Although I'm an advocate of compost as a "complete feed" for most lawn and garden settings, some situations require the application of additional natural fertilizers. Earth-wise use of any fertilizer requires more information than the so-many-pounds-per-100-square-feet recommendation on the label. We need to know (1) the existing level of fertility in our soil and (2) the nutritional requirements of the plants we're feeding.
Soil tests are simple to conduct, and lots of how-to Web sites, such as www.soilfoodweb.com, are available for those who need more information. The test results will tell you what is needed to balance your soil's fertility. Then make sure you have a reference book that describes the nutrient requirements of the plants you're growing.
Although most fertilizers are sold as blends such as 2-4-2, which is 2 percent nitrogen (N), 4 percent phosphorus (P), and 2 percent potash, a source of potassium (K), I prefer to formulate my own as a way of making sure each kind of plant receives just what it needs. Some common sources of organic nitrogen are blood meal (fast-release), alfalfa meal (medium-release), and feather meal (slow-release). Nitrogen should always be applied in accordance with the needs of the plant rather than on the basis of the results of a soil test. Most labs don't attempt to test for nitrogen anyway. Phosphorus sources are usually bone meal and rock phosphate. Potash needs can be fulfilled with a combination of sulfate of potash and Jersey Greensand. Greensand and kelp meal are good sources of trace minerals.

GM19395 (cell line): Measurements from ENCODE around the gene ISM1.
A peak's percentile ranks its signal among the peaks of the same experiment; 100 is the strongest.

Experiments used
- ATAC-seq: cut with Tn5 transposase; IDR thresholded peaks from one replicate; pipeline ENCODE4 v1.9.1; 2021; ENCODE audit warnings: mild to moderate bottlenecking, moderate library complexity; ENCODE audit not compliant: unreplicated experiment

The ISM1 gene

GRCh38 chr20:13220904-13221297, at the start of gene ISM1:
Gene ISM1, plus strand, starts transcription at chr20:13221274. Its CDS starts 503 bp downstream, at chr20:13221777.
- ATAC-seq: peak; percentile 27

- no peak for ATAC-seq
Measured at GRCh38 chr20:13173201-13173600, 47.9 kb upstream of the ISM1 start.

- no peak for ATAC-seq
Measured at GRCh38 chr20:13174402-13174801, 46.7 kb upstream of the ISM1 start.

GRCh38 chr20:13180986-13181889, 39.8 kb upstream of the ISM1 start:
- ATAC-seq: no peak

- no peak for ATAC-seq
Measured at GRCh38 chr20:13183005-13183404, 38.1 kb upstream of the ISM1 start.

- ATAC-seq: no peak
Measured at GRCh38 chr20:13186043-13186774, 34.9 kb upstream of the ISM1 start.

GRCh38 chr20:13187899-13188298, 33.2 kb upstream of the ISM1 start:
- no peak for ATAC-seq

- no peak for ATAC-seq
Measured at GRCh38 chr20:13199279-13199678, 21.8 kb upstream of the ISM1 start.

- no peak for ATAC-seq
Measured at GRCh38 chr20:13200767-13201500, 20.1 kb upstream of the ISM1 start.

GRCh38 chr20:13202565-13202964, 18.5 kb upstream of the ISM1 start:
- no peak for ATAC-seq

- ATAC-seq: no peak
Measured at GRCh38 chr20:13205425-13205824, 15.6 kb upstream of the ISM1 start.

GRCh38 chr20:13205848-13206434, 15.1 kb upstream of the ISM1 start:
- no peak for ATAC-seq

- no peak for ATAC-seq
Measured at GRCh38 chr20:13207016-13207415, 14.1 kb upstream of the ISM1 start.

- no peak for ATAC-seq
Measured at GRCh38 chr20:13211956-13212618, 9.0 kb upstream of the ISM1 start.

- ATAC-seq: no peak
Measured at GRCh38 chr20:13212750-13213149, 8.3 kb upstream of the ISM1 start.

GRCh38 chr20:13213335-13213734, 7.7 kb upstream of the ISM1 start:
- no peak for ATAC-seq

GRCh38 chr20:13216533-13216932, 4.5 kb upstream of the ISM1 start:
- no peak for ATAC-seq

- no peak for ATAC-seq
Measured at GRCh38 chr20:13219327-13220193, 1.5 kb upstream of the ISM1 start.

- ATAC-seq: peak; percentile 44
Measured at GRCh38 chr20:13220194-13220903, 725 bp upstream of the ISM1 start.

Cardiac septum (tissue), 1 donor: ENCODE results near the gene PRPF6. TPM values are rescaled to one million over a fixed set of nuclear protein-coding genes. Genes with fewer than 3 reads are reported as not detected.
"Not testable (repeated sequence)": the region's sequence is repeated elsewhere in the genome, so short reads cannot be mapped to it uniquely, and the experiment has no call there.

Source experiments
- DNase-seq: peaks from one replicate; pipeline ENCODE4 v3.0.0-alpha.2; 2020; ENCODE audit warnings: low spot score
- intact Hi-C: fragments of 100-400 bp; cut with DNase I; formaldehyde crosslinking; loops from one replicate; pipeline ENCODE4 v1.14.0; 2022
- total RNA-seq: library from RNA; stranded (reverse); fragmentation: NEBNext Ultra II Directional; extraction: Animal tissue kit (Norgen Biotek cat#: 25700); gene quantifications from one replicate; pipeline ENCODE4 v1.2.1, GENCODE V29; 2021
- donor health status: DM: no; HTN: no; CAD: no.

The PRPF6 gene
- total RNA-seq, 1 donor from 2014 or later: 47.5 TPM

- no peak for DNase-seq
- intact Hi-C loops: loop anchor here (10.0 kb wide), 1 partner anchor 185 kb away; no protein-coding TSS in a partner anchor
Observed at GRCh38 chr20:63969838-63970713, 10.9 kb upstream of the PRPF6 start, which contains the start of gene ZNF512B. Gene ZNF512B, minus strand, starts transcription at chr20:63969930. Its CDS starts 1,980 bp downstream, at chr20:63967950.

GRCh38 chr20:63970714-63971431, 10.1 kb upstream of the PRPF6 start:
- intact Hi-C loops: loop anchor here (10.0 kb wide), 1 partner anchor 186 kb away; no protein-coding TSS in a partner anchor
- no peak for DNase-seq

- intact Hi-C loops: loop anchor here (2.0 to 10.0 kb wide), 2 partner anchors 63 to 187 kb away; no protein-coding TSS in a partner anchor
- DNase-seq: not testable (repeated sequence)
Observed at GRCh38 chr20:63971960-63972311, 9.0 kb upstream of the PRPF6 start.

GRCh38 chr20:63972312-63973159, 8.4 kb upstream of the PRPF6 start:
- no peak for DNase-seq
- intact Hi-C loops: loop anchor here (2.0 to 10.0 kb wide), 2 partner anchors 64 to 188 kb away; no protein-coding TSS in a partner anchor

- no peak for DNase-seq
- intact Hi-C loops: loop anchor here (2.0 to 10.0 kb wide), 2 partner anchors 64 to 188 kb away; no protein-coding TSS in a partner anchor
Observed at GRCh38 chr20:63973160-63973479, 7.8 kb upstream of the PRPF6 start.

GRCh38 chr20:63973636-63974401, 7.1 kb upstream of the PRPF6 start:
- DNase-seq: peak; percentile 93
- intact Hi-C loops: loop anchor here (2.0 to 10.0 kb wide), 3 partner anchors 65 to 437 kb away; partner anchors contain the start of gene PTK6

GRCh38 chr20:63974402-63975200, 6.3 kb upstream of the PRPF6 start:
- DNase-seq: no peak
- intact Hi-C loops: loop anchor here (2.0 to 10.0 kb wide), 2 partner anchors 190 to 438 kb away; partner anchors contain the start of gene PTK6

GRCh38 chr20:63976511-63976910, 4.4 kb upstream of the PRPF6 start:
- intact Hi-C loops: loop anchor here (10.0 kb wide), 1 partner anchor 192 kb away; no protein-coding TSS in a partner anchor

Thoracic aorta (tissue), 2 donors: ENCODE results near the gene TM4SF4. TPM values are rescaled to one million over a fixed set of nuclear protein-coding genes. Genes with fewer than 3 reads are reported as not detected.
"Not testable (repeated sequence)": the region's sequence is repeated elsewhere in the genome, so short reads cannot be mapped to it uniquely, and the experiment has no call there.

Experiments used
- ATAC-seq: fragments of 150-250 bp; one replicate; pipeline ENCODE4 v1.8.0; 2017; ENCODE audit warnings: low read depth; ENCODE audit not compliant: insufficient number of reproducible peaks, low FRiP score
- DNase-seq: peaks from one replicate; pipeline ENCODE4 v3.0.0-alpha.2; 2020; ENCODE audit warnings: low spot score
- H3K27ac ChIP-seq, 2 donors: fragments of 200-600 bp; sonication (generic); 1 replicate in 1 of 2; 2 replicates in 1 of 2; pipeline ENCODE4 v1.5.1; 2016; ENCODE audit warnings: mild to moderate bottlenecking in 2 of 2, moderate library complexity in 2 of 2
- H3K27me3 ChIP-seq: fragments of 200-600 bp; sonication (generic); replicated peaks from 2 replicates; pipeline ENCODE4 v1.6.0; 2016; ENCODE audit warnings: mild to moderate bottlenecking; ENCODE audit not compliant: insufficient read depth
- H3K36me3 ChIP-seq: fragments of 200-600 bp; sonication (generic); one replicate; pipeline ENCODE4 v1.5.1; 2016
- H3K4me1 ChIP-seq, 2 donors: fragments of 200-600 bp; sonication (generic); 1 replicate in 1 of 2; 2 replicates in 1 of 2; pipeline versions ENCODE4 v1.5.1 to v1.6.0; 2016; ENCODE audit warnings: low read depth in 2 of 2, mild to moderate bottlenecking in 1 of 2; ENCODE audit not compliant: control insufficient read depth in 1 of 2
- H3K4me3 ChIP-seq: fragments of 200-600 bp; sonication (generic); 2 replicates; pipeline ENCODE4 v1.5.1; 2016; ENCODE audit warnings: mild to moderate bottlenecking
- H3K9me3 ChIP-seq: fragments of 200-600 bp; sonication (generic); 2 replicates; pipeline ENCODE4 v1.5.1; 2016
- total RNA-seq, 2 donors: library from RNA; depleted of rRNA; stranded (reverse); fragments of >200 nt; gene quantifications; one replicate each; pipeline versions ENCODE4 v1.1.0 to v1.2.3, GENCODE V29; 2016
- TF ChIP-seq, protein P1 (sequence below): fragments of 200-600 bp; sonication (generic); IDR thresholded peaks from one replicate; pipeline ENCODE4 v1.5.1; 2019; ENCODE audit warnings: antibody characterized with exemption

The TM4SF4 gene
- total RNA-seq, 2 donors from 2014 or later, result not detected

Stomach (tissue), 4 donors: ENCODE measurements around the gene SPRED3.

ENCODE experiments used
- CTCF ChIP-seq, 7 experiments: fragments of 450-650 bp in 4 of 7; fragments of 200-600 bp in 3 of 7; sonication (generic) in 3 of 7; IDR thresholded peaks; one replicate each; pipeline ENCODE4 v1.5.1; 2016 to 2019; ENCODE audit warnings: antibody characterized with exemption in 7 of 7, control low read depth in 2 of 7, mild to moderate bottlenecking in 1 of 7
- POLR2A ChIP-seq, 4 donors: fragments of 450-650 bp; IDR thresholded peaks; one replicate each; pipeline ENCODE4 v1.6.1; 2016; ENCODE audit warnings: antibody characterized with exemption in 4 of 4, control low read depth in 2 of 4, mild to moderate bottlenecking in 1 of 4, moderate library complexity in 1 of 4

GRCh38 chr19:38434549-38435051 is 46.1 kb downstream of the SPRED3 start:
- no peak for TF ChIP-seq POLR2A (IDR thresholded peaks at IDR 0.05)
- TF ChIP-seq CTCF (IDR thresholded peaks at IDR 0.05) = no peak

The soil test should also indicate whether lime is needed to correct pH balance, an important factor in maintaining good soil health, and should provide readings of calcium (Ca) and magnesium (Mg).
Although natural fertilizers are slower-acting than chemical fertilizers, they are also less likely to leach out of the soil and become problems in the environment.